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Cats Can’t Skype

(This post is linked up with Peter Pollock’s One Word At A Time Blog Carnival. The word this week? Pets. Here’s one of mine.)

Cats are notoriously aloof, self-serving and nonplussed creatures. Why we have them as pets escapes all reason.

It must be the soft and fluffy fur that they leave clinging to furniture and the seat of my pants.

No? Then it has to be the gifts of decapitated rodents they leave on the front porch, or the litter box or maybe the repeated projectile spewing of a rust colored mess that makes me praise God for my trusty steam-cleaner.

There are so many wonderful reasons for owning a cat. I just can’t think of any today (because I dragged that carpet cleaner out three times in two days on account of him!).

My cat, old Sinatra, named after the famous crooner, Frank Sinatra, is a snow-shoe Siamese. He has a regal presence, tolerating all other household inhabitants. He is totally sans claws, so he exercises his paws instead of sharpening his claws. My furniture remains intact, thank goodness.

Sinatra is a good cat, but he is truly all cat. He will never be loyal or mutual in his affections. He is completely self-absorbed.

So am I when I’m skyping.

When the skype phone call connects we see this nifty picture-in-picture feature that I find completely fascinating! I can look at my daughter talking to me, but most of the time I look at myself talking to my daughter. I just can’t help it. I look at my hair, I watch myself laugh, I wonder why my left eye looks droopy. I make funny faces. I’m spellbound with myself in the tiny screen.
This makes me pretty lame company.

So, the other night I was on Skype with my daughter and the cat had to come in and interrupt my self-absorbed entertainment. She clicked in time and got a video shot of Sinatra staring at himself and yep, that’s me in the background. I think I’m looking at myself. We are a magnificent pair of shameless conceit, my cat and I, and now we have a video still to prove it.

All this feline fancy and self-centered vanity made me think about my day-to-day encounters with God. Most often I pray the way I Skype. I’m fixated on the small screen of me. I become so distracted by my view of myself that I forget to pay attention to the big screen God I’m talking to.

Lame company indeed. Why he puts up with me is beyond all reason.

But he does. God cares and provides for me. He listens to me and patiently waits for me to refocus on the big-screen-God instead of my picture-in-picture me.

Jesus’ brief example of prayer in Matthew 6 begins with a precursory statement: Your Father already knows what you need before you ask him.

This tells me a few things: God knows I’m thinking about myself. He knows my needs. He knows I’m going to ask him.{Matthew 6:8} God can deal with my self-absorbed attitude. But he won’t tolerate it when we’re engaged in conversation.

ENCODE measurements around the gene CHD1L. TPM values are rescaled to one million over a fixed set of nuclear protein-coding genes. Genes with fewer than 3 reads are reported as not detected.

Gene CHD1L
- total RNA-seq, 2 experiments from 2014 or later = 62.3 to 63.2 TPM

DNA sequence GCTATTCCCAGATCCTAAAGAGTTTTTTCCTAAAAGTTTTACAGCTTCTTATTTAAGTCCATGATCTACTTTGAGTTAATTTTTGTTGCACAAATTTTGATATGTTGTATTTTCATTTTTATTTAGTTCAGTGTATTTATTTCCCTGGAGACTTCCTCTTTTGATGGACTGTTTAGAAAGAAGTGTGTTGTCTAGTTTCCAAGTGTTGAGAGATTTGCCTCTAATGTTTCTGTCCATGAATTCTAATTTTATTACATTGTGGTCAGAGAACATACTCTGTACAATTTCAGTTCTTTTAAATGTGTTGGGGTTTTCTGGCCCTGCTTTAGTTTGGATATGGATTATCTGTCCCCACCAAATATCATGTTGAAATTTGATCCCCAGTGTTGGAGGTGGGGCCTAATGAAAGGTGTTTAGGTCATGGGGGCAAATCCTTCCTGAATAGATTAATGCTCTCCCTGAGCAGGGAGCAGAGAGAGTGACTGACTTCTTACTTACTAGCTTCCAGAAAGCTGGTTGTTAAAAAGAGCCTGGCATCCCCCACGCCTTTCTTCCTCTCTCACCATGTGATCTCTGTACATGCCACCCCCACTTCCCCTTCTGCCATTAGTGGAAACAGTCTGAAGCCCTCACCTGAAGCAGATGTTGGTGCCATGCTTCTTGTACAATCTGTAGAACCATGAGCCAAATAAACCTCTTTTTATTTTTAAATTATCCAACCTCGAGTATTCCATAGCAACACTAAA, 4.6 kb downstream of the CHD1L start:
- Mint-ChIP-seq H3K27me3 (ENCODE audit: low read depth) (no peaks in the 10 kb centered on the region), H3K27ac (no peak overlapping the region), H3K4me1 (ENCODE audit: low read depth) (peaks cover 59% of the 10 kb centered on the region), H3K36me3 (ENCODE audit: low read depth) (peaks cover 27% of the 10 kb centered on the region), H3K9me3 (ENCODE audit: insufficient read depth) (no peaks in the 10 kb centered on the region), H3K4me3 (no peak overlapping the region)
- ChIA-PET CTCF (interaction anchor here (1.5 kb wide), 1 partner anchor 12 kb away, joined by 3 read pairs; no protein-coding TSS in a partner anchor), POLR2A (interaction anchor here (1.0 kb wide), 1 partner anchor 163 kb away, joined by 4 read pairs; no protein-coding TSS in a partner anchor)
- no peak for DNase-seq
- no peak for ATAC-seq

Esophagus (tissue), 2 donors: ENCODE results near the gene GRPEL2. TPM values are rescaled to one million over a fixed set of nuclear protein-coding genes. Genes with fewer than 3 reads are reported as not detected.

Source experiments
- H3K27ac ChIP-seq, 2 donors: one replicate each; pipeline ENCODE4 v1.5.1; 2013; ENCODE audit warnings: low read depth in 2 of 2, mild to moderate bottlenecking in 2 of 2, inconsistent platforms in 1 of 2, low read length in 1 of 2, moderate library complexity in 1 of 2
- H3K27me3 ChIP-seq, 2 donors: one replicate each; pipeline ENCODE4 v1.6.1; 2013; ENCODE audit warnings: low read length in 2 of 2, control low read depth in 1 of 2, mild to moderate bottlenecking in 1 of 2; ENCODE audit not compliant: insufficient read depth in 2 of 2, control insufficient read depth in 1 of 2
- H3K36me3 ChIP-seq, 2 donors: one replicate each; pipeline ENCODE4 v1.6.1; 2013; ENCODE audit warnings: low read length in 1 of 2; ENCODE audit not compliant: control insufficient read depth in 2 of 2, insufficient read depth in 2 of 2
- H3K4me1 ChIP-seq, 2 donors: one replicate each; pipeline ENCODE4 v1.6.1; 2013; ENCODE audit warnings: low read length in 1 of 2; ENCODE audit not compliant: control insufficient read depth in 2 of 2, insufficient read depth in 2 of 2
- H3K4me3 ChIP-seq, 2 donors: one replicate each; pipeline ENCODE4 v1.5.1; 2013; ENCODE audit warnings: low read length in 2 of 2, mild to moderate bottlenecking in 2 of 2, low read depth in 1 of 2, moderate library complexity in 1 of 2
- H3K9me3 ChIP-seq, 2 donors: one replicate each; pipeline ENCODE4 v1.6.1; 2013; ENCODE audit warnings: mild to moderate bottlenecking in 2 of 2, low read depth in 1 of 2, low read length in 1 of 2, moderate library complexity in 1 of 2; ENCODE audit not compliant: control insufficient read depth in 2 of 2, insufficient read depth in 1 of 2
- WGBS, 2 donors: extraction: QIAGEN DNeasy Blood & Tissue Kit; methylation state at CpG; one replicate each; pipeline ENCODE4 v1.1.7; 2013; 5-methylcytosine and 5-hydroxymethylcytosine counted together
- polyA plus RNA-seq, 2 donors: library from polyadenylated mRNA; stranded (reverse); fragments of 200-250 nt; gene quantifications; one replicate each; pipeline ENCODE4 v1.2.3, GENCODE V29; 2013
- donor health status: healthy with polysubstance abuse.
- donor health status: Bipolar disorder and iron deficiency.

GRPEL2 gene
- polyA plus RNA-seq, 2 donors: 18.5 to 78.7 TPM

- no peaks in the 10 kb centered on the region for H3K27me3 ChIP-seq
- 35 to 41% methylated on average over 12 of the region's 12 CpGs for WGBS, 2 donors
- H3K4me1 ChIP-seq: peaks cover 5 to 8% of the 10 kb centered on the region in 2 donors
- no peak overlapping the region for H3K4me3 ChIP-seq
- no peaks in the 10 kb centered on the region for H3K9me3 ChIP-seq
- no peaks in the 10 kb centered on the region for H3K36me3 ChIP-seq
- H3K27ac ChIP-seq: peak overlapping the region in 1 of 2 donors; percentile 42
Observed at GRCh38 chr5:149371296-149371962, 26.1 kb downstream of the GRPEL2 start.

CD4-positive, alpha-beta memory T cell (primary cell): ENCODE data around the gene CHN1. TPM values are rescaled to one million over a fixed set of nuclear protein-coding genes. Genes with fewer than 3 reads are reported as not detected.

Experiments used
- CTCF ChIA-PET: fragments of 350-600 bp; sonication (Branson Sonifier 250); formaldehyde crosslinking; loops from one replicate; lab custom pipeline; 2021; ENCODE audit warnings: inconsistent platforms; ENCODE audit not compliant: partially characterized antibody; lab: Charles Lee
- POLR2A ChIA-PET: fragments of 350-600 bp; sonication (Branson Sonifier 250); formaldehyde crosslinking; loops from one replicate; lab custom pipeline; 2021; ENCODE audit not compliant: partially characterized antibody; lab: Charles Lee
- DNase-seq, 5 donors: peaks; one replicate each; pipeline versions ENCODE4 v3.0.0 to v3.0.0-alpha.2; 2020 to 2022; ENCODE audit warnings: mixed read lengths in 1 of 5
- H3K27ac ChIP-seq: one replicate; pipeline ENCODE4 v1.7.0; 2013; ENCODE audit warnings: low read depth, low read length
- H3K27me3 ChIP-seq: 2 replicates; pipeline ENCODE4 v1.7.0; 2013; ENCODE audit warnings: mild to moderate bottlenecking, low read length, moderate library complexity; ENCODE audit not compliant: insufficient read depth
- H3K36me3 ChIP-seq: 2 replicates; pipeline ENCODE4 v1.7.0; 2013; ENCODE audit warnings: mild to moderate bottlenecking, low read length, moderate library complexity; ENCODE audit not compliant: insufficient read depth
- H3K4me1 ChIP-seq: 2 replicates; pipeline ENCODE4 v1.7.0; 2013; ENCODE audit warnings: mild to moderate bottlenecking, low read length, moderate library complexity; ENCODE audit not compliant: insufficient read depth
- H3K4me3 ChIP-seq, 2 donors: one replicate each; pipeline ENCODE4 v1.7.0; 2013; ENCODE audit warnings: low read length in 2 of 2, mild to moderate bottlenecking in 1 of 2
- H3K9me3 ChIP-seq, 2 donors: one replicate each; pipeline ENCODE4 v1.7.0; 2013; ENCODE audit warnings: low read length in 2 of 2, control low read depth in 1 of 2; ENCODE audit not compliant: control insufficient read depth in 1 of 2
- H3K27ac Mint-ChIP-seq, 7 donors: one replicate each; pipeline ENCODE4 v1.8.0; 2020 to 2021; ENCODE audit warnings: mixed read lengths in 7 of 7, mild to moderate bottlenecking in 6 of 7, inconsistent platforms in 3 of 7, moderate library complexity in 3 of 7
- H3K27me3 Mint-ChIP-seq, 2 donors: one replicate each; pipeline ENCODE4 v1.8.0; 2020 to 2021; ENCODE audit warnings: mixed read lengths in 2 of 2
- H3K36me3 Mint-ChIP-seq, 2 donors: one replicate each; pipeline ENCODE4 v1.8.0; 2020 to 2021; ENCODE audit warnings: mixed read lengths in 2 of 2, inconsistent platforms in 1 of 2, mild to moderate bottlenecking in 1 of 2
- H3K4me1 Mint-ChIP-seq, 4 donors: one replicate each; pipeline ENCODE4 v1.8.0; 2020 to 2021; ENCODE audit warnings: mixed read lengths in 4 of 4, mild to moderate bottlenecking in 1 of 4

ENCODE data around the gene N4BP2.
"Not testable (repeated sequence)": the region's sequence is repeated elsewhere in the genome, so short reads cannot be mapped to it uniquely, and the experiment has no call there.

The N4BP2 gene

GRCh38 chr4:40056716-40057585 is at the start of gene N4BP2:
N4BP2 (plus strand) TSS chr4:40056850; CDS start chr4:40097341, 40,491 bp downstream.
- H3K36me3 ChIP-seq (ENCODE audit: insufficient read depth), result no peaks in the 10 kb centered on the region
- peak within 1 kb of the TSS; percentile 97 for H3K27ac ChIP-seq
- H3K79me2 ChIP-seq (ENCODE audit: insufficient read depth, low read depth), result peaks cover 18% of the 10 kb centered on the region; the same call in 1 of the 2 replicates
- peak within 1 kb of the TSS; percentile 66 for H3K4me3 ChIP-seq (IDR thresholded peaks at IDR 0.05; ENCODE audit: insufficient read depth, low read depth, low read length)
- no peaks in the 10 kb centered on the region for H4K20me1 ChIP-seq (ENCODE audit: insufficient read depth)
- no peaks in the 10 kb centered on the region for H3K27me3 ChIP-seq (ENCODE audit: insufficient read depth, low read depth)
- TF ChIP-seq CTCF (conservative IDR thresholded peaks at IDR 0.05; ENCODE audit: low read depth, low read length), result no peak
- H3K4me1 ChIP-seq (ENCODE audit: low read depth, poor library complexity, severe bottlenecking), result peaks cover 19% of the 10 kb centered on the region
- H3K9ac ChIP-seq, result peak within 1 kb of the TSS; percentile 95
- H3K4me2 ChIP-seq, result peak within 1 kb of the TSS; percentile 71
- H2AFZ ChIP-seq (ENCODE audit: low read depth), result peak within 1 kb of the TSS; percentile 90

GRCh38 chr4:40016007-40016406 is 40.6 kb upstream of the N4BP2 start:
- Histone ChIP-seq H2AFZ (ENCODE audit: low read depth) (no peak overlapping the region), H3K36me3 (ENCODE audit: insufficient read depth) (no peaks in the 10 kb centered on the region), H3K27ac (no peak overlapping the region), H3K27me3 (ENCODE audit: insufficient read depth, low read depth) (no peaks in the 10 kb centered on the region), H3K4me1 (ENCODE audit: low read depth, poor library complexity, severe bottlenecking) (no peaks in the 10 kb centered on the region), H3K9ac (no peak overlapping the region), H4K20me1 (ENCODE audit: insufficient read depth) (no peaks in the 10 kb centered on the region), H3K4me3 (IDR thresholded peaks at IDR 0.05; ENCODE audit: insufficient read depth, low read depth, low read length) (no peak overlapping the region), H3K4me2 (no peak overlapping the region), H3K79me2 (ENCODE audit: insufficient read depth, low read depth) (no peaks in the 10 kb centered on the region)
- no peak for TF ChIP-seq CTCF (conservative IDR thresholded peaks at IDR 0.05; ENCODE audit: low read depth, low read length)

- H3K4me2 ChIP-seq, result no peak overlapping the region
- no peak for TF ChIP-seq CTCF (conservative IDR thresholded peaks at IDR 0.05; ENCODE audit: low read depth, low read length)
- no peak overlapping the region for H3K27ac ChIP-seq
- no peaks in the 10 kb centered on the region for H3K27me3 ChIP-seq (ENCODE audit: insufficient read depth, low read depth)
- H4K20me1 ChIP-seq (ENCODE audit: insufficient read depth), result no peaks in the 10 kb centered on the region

Jesus goes on to explain that prayer begins with God {Matthew 6:9-10}:

Our Father in heaven:

May your holy name be honored;

May your Kingdom come;

May your will be done on earth as it is in heaven.

This tells me one important truth: “I” am not the big screen image. My vision needs to be focused on God, the One who is listening and knows my needs.

Then Jesus details three main areas of supplication {Matthew 6:11-13}:

1. Day-to-day Sustinance

2. Generous Forgiveness

3. Spiritual Protection for ourselves and others

Just for fun, I’m going try praying according to this simplified, focused model. I’m going to pare down my words because Matthew 6:8 tells me God knows all my requests before I think of asking him. My superfluous verbiage is unnecessary. My manipulative prayer strategy ineffective.

The earnest prayers of a righteous person accomplishes much. I do want my prayers to be effective and life-changing. Mostly, I think the life that needs changing is my own. It begins with taking the focus off of myself and centering my thoughts on the One I’m talking to.

What about you? How do you stay focused in prayer? Do you find yourself distracted by your own wants and ideas and rambling thoughts?



    • Hi Helen,
      I don’t think it’s wrong to pray for our own selves, I don’t know about you, but I need it! I just tend to be overly obsessed with myself and THAT’S what needs to change. Thanks for reading. Blessings.

  1. That was an amazing analogy! Although I don’t skype, I found myself in your description of yourself in the box in the box.
    I’m touched.
    Beyond that it was absolutely brilliant.

    I did a story on our dog Larry, hope you don’t mind if I follow you over and post it. After all, that’s how I found you in the first place, I followed someone over when they had one about homes.

  2. While I haven’t noticed myself Skyping like that, I certainly do pray like that. What an insightful reminder to get beyond ourselves and enjoy His presence.

    • I was thinking I should write down those three supplication points somewhere that I can see them. I am a seriously distracted while praying, not a terrible thing, but an exercise in focused communication might be a good thing! Thanks for reading, Chuck. Many Blessings!

  3. Oh what truth you speak! I’m here from Peter’s, happy to have found your little spot in the blog-o-sphere. I will be back.

  4. I raised a tiny baby kitten who was left by her mother when she tired of moving all her brood. She lived 19 years and thought I was her mother. As a kitten she would curl up on my fuzzy slipper while I fixed breakfast. Our three dogs will not allow us to have a cat, but I would dearly love anothe one.

    • Aren’t cats funny ones? My husband and I were talking about that — how we just love them and sometimes, when we’re really lucky, they let us have a glimpse of their affection.

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